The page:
News
March 7, 2014
Police Force gets ‘Points to Prove’ from DPP

A booklet geared towards assisting police officers with various aspects of their duties and the law was launched here on Wednesday by the St Vincent and the Grenadines National Prosecution Service.{{more}}

The 70-page booklet entitled: “Points to Prove” was done as part of the partnership of investigators and prosecutors in order to enhance the criminal justice system.

The publication provides guidance and references to core principles, covering issues such as police powers of arrest and detention and the judges’ rules.

Addressing reporters at the Central Police Station’s conference room, Director of Public Prosecutions Colin Williams said the initial intention was to have the booklet as part of the launch of the National Prosecution Service, which is yet to come on stream.

Stating that input of the booklet came from various members of staff and other attorneys, the DPP said the booklet deals with a number of matters on how to deal with offences such as property, sexual offences, money laundering and human trafficking, among others.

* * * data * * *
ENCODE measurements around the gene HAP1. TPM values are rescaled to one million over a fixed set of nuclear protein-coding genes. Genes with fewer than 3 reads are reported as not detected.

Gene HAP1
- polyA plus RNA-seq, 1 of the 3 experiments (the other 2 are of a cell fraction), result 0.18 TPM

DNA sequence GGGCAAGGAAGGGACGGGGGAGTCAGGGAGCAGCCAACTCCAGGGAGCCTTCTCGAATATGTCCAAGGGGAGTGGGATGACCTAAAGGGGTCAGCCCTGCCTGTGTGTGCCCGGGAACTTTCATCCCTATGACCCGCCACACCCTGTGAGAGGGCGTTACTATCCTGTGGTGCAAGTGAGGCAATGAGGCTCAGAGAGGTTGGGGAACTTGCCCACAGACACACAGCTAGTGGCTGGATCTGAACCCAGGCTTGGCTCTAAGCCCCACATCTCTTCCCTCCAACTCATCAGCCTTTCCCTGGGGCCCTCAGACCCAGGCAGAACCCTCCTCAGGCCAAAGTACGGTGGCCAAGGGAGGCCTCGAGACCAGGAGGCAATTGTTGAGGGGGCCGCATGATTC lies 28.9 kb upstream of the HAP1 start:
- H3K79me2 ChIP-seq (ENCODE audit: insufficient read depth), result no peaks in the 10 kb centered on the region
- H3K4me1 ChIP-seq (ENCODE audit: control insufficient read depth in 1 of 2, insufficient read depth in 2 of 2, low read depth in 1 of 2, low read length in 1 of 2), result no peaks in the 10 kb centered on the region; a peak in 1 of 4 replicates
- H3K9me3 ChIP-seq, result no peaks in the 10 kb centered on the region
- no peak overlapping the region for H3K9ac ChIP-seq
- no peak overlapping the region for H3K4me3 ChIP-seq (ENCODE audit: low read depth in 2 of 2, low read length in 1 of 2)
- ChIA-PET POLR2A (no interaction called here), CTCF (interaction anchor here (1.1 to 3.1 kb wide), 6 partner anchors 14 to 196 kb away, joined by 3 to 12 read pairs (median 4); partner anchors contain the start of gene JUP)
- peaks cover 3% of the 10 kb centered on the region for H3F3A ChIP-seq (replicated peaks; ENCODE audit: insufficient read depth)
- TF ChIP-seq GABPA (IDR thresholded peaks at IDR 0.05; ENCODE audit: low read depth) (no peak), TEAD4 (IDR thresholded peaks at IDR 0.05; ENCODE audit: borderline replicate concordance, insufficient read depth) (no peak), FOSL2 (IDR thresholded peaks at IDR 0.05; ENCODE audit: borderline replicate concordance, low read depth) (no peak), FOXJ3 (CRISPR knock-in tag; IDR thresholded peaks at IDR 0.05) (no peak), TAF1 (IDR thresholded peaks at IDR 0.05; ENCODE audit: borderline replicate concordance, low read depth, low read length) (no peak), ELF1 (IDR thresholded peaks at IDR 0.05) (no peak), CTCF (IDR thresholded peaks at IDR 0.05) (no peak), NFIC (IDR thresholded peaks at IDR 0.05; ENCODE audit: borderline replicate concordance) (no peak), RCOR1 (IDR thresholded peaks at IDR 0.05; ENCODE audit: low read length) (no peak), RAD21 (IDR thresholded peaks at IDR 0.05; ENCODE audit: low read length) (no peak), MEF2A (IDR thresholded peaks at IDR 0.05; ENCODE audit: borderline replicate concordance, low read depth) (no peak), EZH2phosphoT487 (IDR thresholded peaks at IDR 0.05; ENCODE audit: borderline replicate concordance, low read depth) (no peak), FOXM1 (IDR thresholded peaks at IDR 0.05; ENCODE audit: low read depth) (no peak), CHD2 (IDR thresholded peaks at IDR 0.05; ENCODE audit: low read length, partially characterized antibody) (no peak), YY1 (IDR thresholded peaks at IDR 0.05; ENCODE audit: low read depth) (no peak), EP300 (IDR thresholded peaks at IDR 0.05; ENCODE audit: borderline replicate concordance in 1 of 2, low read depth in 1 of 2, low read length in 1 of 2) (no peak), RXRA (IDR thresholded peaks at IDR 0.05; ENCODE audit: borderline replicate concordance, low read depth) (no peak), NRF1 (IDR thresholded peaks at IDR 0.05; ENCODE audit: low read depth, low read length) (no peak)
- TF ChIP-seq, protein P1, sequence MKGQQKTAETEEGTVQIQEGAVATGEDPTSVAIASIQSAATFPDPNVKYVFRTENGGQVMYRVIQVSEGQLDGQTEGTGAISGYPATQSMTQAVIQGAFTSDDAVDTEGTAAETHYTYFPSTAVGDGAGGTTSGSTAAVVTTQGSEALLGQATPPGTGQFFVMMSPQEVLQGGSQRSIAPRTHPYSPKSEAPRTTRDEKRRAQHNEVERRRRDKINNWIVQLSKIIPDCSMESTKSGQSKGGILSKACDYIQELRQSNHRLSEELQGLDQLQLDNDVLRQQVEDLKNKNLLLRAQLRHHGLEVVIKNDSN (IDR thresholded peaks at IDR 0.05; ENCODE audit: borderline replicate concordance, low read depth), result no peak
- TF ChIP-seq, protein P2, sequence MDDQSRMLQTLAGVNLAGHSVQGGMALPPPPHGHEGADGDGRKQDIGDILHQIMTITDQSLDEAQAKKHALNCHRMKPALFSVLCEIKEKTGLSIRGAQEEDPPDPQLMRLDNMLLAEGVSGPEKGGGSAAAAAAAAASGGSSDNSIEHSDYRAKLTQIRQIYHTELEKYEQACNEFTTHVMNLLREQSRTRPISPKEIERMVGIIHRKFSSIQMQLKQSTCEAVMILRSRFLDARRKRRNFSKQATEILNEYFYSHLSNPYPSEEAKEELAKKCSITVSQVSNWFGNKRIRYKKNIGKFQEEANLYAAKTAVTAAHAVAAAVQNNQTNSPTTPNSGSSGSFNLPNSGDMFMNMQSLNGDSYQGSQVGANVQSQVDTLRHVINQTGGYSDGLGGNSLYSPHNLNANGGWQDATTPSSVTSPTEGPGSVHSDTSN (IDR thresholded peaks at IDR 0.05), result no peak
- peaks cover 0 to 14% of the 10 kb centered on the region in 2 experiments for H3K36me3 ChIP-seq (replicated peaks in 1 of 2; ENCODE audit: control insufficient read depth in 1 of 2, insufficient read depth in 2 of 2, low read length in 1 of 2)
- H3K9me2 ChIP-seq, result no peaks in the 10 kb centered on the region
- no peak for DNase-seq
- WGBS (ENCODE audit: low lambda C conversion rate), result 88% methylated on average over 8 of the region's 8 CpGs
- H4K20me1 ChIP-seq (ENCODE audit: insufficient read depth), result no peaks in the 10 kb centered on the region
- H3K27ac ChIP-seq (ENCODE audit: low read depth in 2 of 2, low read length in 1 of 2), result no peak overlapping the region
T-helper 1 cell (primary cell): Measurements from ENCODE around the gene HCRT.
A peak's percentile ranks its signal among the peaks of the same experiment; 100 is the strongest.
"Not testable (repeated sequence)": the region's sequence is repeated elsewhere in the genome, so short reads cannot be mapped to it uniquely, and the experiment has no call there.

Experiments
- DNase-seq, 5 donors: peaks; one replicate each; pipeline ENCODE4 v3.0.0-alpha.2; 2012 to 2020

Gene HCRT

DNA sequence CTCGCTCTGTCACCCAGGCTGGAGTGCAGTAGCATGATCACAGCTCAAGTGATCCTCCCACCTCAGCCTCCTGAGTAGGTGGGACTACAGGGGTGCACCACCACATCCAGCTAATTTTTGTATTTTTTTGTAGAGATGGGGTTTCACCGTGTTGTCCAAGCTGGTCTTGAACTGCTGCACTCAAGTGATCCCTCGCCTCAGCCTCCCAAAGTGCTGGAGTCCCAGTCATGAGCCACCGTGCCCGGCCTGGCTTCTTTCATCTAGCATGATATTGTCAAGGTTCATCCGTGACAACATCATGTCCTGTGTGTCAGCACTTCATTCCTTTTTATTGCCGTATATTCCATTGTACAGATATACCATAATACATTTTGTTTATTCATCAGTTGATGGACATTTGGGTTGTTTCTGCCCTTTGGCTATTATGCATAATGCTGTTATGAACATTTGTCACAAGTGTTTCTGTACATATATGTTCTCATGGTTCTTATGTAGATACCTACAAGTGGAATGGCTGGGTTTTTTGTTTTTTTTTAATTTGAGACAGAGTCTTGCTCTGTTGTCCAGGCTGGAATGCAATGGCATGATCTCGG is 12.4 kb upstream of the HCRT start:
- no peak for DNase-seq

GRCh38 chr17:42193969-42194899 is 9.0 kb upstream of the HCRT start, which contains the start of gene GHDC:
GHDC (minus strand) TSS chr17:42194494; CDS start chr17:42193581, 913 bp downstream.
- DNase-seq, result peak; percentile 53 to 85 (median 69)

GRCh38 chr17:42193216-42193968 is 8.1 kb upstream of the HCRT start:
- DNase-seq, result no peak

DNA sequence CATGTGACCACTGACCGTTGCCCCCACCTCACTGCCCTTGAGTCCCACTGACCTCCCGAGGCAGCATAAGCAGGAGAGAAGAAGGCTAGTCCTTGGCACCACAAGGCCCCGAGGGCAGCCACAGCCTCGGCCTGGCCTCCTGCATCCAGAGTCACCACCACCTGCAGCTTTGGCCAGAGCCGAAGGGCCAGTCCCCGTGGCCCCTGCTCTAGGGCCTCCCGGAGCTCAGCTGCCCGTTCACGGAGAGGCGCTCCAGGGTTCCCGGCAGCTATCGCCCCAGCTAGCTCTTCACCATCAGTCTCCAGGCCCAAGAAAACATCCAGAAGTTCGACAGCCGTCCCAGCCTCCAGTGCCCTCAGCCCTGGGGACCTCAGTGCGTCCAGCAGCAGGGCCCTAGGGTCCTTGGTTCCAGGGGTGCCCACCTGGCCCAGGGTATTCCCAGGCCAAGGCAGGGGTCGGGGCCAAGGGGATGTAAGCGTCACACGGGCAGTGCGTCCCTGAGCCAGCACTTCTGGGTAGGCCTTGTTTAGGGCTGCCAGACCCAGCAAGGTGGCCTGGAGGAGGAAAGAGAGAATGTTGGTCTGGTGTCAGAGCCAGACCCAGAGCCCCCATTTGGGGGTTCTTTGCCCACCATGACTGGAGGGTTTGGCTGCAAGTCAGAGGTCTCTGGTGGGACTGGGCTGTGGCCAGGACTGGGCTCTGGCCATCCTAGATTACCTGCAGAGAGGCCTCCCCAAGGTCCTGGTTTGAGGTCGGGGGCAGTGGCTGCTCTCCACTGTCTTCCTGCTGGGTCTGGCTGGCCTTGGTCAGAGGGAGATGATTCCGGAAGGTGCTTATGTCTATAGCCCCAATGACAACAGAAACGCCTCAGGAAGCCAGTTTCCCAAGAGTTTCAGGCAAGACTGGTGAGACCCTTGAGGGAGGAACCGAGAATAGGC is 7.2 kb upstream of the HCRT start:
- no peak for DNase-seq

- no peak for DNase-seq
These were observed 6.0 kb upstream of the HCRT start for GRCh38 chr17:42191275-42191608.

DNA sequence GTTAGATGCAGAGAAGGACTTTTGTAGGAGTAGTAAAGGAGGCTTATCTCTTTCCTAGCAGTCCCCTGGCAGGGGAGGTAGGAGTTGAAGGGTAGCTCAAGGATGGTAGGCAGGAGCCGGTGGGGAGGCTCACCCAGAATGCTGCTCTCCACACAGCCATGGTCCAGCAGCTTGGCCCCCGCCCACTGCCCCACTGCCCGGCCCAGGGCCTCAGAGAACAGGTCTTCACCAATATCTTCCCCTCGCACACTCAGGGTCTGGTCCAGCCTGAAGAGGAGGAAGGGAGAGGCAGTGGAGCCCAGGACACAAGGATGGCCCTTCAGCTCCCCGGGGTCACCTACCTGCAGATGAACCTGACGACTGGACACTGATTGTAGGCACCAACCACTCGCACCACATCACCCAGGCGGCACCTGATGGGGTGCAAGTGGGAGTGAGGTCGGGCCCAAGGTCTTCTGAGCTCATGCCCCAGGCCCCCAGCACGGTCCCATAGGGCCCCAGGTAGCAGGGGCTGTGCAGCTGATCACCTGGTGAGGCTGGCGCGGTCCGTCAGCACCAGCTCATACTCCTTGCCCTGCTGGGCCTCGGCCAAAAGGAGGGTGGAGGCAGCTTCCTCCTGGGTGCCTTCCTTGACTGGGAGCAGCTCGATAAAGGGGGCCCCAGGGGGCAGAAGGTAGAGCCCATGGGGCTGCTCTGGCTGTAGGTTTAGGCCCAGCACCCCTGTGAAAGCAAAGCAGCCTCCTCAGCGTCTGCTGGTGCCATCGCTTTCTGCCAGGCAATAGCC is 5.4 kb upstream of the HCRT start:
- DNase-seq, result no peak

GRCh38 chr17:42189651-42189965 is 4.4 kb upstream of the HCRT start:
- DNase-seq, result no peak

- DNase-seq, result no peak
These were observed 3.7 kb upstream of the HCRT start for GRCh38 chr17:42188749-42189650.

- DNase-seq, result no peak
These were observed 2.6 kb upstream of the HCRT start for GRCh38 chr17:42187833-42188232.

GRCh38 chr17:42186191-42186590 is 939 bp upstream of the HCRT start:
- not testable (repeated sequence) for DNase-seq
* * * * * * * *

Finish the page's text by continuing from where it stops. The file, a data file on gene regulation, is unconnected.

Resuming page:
“It is in terms of building that continued collaboration, that is why we are here today,” the DPP said.

Crown Counsel in the office of the DPP Tammika Da Silva-McKenzie, who tended and nurtured the project, stated that early in her stint at the DPP’s office, she was oftentimes attached to the Serious Offences, Family and Magistrate’s Courts and realised that certain aspects of charges coming before the court were not laid out correctly.

“The idea is for each officer to have one of these as a reference point… This is intended to point out to the officers, which might be the best charge before it is tendered to the office of the Director of Public Prosecutions,” Da Silva-McKenzie said.

Commissioner of Police Michael Charles thanked the DPP and his team for taking the local constabulary into consideration and noted that the booklet will assist them in helping to solve crime in St Vincent and the Grenadines.

Special thanks were also given to Dan Suter, Criminal Justice advisor to the Eastern Caribbean Project, funded by the Embassy of the United States of America to the Eastern Caribbean and the United Kingdom, who was helpful in making the book a reality.